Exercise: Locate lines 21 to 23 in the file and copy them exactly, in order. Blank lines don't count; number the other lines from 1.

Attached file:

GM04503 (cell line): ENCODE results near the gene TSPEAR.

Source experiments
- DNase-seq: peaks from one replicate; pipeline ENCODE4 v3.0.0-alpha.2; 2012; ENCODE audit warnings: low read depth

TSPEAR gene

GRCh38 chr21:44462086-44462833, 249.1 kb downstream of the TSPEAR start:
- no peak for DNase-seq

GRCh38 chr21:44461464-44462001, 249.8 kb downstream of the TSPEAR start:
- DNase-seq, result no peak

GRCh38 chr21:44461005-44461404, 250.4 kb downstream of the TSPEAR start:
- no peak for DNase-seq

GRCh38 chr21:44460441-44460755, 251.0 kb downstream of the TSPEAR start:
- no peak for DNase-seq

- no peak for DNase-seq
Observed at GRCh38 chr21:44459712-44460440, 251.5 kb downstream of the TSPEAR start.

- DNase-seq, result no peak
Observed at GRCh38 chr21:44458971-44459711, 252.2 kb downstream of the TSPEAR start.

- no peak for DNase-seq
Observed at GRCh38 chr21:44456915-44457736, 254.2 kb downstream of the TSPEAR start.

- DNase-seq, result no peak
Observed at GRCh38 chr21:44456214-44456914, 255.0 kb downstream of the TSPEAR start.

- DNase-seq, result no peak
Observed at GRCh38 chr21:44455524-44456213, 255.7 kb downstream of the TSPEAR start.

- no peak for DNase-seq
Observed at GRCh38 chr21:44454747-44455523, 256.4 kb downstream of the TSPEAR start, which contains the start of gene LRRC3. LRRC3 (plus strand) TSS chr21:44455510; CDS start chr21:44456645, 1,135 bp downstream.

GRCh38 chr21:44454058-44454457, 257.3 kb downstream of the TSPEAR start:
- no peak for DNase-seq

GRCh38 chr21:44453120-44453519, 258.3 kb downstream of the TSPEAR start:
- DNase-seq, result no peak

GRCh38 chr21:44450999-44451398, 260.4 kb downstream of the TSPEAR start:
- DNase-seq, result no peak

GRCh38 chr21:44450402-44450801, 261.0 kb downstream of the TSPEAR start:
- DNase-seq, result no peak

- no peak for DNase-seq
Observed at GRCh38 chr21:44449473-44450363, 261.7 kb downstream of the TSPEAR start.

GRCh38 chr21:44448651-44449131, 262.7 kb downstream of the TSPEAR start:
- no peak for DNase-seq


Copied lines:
- DNase-seq, result no peak
Observed at GRCh38 chr21:44455524-44456213, 255.7 kb downstream of the TSPEAR start.

- no peak for DNase-seq